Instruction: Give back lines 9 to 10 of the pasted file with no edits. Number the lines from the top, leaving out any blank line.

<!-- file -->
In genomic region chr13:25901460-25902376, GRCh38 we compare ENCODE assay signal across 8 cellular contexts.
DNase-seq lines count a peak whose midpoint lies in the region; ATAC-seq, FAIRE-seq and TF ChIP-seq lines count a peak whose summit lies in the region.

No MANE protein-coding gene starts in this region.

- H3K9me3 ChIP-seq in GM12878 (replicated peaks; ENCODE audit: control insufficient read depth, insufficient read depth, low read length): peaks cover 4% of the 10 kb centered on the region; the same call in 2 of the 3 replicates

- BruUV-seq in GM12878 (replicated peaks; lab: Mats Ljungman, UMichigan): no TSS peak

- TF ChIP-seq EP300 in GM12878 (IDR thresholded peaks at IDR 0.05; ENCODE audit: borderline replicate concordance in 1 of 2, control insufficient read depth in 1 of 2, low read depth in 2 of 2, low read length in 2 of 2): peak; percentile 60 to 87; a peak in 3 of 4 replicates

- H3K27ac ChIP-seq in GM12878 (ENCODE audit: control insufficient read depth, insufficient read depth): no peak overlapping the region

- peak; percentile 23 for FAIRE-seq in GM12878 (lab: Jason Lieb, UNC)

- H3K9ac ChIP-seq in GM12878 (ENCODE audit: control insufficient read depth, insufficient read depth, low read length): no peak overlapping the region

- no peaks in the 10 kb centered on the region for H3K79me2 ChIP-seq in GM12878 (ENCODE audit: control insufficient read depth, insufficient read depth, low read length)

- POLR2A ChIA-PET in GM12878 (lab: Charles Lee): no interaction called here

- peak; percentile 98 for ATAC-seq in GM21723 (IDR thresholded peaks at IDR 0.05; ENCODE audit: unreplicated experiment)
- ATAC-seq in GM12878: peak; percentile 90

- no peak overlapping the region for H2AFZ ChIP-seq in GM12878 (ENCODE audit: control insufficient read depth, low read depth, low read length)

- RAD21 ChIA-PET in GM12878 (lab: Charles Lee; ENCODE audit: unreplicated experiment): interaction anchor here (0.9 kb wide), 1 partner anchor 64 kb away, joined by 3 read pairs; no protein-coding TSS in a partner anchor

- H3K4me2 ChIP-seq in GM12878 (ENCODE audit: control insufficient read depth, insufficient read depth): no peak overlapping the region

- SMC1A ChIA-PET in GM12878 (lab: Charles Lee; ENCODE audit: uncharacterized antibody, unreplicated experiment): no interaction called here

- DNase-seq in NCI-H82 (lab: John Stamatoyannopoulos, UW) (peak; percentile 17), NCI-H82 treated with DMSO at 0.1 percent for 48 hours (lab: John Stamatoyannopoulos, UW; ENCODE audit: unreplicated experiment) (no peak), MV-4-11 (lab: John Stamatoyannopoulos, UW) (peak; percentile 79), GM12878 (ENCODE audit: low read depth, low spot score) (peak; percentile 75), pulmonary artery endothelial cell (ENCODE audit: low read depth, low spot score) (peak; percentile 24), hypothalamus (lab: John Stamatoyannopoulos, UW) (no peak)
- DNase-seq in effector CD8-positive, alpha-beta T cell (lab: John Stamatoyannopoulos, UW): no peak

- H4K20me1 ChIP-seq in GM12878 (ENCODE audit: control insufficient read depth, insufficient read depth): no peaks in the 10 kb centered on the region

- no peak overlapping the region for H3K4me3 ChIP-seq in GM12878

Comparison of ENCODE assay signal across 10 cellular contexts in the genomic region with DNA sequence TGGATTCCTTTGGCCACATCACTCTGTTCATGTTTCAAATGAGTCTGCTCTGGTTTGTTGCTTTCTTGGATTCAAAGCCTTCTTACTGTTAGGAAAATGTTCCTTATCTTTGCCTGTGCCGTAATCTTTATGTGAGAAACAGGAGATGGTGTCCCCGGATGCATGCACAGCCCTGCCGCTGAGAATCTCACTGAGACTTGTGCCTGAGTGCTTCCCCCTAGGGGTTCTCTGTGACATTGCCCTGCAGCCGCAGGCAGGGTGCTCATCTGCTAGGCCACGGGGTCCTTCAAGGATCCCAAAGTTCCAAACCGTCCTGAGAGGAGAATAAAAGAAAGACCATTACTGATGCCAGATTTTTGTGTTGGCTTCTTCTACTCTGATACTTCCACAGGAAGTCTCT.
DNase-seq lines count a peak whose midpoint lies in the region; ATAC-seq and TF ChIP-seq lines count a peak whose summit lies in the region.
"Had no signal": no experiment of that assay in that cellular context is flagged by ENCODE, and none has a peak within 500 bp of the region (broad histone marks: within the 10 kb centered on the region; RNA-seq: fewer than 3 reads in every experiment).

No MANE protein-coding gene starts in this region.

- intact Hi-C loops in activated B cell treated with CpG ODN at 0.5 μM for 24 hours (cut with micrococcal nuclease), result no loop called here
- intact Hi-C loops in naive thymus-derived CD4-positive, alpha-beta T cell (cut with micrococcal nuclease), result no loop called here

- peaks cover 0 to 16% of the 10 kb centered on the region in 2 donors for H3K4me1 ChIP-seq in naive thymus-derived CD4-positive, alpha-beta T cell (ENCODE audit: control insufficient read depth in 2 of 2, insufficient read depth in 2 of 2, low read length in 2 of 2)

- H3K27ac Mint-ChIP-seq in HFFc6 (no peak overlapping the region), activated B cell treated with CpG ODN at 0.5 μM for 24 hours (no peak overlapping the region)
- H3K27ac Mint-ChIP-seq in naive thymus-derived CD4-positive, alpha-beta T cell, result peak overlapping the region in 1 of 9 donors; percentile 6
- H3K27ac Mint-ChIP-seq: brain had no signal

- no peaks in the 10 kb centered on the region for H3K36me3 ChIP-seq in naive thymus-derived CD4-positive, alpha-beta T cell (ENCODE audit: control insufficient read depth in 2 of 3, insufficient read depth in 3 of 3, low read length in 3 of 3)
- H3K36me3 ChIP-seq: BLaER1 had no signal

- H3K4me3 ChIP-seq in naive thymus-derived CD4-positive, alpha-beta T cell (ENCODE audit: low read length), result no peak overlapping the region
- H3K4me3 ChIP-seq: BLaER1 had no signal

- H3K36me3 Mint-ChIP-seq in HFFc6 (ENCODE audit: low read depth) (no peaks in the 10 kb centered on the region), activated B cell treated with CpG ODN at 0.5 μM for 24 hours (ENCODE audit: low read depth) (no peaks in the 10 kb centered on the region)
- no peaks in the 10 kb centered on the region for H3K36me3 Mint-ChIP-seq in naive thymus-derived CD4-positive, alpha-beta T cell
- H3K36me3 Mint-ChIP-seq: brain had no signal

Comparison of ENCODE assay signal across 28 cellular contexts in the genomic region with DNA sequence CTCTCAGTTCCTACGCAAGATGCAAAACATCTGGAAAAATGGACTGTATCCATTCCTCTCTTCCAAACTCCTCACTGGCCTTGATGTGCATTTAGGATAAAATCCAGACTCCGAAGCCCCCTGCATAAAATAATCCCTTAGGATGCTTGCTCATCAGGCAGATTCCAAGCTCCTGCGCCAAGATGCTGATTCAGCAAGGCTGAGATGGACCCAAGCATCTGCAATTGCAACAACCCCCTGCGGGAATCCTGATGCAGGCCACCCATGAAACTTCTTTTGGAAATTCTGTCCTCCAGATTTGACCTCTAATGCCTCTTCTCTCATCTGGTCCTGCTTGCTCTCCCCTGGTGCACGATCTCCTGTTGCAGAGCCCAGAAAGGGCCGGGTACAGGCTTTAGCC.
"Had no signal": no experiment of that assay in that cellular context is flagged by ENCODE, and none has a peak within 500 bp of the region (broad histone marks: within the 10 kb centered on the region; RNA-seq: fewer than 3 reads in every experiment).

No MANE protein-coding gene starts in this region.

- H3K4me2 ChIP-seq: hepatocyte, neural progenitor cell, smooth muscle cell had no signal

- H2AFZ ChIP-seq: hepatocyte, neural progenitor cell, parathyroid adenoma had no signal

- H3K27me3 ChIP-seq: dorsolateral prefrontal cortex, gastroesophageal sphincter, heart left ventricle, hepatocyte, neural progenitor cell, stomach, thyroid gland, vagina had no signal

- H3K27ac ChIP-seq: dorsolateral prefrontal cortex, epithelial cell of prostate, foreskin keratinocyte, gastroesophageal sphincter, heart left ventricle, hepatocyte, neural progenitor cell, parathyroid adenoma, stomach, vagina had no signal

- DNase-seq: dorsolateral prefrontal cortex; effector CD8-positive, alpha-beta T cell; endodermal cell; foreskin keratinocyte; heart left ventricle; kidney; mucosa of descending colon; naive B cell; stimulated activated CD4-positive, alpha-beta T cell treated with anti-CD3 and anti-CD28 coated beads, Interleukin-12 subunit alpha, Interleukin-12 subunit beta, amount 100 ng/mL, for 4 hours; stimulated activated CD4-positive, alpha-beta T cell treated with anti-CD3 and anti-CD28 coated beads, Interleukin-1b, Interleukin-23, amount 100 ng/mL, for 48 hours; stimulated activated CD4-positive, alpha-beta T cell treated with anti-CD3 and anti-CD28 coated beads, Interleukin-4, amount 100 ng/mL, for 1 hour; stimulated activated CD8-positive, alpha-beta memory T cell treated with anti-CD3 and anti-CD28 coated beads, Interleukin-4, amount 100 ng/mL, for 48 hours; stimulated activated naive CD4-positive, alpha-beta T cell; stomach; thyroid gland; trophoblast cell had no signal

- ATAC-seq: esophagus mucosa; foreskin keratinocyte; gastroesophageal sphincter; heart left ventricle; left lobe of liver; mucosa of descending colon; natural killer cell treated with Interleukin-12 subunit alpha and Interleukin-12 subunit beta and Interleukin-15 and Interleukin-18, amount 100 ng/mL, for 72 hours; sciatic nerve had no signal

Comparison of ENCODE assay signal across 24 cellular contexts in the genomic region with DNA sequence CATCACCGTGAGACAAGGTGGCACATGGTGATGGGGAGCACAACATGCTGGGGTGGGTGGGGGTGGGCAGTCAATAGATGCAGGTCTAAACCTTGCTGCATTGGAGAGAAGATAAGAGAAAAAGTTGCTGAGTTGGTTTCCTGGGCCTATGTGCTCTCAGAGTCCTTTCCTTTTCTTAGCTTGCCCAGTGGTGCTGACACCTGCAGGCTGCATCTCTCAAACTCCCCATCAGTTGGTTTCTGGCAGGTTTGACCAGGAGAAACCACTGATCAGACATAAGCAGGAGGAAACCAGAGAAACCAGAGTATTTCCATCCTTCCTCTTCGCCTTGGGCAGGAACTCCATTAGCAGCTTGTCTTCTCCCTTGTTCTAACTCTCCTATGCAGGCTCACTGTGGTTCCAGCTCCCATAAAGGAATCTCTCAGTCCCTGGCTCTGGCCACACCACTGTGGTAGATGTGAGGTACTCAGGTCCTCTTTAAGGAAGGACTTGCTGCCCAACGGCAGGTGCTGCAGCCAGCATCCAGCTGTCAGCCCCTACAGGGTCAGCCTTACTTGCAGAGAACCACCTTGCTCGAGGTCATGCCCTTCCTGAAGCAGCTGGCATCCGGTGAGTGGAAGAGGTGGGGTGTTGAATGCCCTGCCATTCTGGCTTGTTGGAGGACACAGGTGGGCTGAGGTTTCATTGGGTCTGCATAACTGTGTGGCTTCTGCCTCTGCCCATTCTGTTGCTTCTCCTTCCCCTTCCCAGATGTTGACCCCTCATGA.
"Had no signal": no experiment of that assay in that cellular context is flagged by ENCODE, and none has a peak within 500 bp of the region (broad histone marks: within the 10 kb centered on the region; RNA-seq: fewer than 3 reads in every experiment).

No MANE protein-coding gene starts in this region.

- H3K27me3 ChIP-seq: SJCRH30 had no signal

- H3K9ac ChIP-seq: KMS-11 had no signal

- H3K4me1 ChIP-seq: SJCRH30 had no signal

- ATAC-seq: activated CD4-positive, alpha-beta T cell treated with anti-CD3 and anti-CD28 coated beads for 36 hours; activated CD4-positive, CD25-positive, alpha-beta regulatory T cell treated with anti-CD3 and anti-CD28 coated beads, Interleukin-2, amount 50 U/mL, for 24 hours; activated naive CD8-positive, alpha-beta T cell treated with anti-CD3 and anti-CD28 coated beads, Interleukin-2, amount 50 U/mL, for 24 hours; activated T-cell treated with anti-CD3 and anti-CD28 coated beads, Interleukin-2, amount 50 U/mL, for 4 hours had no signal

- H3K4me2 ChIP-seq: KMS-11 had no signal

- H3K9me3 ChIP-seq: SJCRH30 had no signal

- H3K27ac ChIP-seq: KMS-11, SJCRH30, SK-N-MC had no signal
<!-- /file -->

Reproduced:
- H3K9ac ChIP-seq in GM12878 (ENCODE audit: control insufficient read depth, insufficient read depth, low read length): no peak overlapping the region

- no peaks in the 10 kb centered on the region for H3K79me2 ChIP-seq in GM12878 (ENCODE audit: control insufficient read depth, insufficient read depth, low read length)